2017 racing season – a legend is born!
2017 was the year in which the Porsche 919 Hybrid finally became a motorsport icon and endurance legend. It was its last season in the LMP1 prototype class of the FIA World Endurance Championship (WEC). Despite the successes of the previous year, the 919 Hybrid started the last nine world championship races of its motorsport career with innovations in the areas of aerodynamics, the chassis and the drive train. The line-up of drivers was also new: the Porsche bearing the number 1 was driven by the reigning world champion driver Neel Jani with André Lotterer and Nick Tandy. The sister car was driven by Timo Bernhard and Bendon Hartley along with Earl Bamber, who replaced the retired Mark Webber.
The enhanced 919 Hybrid made its first high-profile public appearance at the Autodromo Nazionale di Monza race circuit in Italy on 31 March 2017. The first real big test came two weeks later in Silverstone. The result was very impressive: Earl Bamber, Timo Bernhard and Brendon Hartley crossed the finish line in second place. The trio of Jani, Lotterer and Tandy secured third place. At the Spa-Francorchamps race circuit, Hartley recorded the fastest lap of the race and managed to finish in third place with his teammates Bamber and Bernhard despite having a slow puncture. The sister car secured a fourth-placed finish.
Then the big day came: On 18 June 2017 the whole world of motorsport once again looked with excitement to Le Mans to see the 85th staging of the world’s biggest and toughest motor race. And the winner was the 919 Hybrid. Bamber, Bernhard and Hartley secured the 19th overall victory at Le Mans for Porsche. But it was a hard-fought victory because in the middle of the race an unscheduled pit stop initially left the Porsche bearing the number two a long way behind. The repair lasted an interminable 65 minutes. Once back in the race, in 54th position, the car had to make up a deficit of 19 laps. It managed to achieve the seemingly impossible though. Timo Bernhard took the lead in the 347th lap at 1.57pm on the Sunday afternoon and went to the top of the overall standings. 20 laps later, he crossed the finish line as the winner. For a long time, all the signs pointed to victory for the sister car. It drove confidently in first place for more than ten hours (166 laps). Then damage to the engine abruptly shattered the dream for Jani, Lotterer and Tandy. The lead at this stage was an incredible 13 laps!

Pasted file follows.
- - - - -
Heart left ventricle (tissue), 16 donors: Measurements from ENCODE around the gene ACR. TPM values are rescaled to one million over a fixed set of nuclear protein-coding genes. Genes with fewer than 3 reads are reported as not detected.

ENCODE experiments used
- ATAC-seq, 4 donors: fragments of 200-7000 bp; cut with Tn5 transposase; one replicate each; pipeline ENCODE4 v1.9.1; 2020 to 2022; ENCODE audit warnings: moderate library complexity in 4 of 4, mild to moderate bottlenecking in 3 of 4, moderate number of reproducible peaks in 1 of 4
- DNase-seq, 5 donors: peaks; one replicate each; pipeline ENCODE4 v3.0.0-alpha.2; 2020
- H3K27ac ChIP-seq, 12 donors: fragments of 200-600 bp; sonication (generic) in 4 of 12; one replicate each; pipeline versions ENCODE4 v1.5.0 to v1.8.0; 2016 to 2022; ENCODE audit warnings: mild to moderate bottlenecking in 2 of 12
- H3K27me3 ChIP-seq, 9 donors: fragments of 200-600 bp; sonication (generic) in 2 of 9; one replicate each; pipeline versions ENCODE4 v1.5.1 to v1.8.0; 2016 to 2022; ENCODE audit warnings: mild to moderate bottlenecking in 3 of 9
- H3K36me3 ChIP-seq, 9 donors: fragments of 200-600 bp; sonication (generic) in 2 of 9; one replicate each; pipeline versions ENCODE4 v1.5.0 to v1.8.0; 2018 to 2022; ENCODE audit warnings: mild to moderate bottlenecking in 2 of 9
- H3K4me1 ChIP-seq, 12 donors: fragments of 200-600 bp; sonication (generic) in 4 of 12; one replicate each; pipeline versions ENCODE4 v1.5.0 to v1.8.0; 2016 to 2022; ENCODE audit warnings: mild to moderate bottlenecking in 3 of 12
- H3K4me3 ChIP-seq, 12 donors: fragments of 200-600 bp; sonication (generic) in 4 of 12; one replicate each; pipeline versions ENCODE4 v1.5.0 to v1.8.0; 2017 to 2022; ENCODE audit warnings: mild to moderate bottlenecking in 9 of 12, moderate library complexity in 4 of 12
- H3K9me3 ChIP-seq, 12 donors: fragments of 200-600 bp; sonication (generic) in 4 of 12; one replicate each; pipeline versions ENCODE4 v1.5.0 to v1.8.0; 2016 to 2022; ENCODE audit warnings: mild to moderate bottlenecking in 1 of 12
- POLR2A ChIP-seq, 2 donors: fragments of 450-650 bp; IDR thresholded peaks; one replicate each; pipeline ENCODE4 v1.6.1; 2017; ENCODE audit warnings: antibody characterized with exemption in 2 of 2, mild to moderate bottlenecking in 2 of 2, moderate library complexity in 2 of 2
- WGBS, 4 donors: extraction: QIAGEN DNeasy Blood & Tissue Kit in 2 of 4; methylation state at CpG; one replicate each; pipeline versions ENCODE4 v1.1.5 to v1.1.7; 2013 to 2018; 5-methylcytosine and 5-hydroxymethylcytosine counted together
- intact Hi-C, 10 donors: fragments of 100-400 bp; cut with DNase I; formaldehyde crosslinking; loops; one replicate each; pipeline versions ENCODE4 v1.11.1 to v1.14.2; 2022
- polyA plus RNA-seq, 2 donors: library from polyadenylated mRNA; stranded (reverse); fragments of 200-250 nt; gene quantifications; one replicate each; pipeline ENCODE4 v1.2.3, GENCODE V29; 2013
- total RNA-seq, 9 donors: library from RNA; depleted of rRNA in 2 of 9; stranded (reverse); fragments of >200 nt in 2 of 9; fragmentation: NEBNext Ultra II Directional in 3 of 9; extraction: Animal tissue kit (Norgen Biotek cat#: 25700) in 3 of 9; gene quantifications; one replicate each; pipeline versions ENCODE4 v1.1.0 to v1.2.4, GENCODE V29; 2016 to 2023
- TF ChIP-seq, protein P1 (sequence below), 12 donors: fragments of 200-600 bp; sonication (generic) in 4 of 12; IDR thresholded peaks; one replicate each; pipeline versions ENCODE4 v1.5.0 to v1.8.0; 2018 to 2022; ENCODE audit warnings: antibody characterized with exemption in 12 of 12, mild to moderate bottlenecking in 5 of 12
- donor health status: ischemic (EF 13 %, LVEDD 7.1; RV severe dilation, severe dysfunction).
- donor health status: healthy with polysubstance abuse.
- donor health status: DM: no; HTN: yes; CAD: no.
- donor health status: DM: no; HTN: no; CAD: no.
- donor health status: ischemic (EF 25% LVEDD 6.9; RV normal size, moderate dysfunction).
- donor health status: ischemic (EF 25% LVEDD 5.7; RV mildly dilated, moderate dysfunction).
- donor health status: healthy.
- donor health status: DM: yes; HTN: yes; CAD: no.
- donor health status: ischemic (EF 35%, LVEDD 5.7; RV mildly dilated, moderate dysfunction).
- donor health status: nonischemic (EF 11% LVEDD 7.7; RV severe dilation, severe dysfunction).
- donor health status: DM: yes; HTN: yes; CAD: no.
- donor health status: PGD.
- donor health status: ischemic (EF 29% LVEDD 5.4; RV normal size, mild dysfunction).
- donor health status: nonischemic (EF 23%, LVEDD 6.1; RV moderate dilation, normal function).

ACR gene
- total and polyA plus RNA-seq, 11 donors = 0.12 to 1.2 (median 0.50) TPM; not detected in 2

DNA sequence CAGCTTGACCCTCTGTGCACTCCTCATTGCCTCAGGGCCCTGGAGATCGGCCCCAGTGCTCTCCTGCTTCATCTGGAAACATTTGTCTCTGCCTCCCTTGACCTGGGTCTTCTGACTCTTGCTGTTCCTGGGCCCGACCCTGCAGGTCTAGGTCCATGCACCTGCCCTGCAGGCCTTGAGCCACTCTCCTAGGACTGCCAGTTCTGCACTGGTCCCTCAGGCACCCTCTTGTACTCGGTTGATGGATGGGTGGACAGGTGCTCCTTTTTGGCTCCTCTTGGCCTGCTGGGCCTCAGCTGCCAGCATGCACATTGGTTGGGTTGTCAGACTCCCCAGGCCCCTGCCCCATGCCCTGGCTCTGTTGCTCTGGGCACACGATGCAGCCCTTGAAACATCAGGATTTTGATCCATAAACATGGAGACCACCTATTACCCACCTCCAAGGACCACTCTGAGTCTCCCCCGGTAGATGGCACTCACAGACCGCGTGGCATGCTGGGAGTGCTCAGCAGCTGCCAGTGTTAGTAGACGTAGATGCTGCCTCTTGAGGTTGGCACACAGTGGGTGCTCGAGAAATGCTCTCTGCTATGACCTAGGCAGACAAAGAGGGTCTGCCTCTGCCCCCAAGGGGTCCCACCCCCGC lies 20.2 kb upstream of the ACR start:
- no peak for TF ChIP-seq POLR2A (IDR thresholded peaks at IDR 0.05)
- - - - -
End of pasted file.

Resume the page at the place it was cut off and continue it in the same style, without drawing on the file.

In the fourth race of the season, at the Nürburgring, both Porsche cars then managed to finish the race: Bamber, Bernhard and Hartley won ahead of Jani, Lotterer and Tandy. After 2015 and 2016, this was the third victory in a row at the Nürburgring! And Porsche also secured first and second places in Mexico City and in Austin. In Fuji, Porsche ended up in third and fourth places. In the penultimate race of the season in Shanghai, both Porsches again claimed a podium finish, coming in second and third places. This secured the drivers’ world championship for Bamber, Bernhard and Hartley. After 2015 it was the second drivers’ world championship title in the WEC for Timo Bernhard and Brendon Hartley. Twelve race victories together made this pair the most successful WEC endurance drivers of all time. In addition, Porsche’s total of 303 points after Shanghai secured its third manufacturers’ world championship in a row. Both Porsches again finished on the podium in the season finale in Bahrain. Bamber, Bernhard and Hartley came second; Jani, Lotterer and Tandy came third.
The record of achievement at the end of the 919 era was 34 races entered, 20 pole positions, 17 victories, 13 fastest laps, three manufacturers’ and three drivers’ world championship titles as well as three Le Mans victories in a row. One delightful aside was that the cup for the 24 Hours of Le Mans – which is really a challenge cup which changes hands – remained permanently in Porsche’s hands thanks to the hat-trick of victories. An elegant reminder of one of the most successful chapters in Porsche’s motorsport history.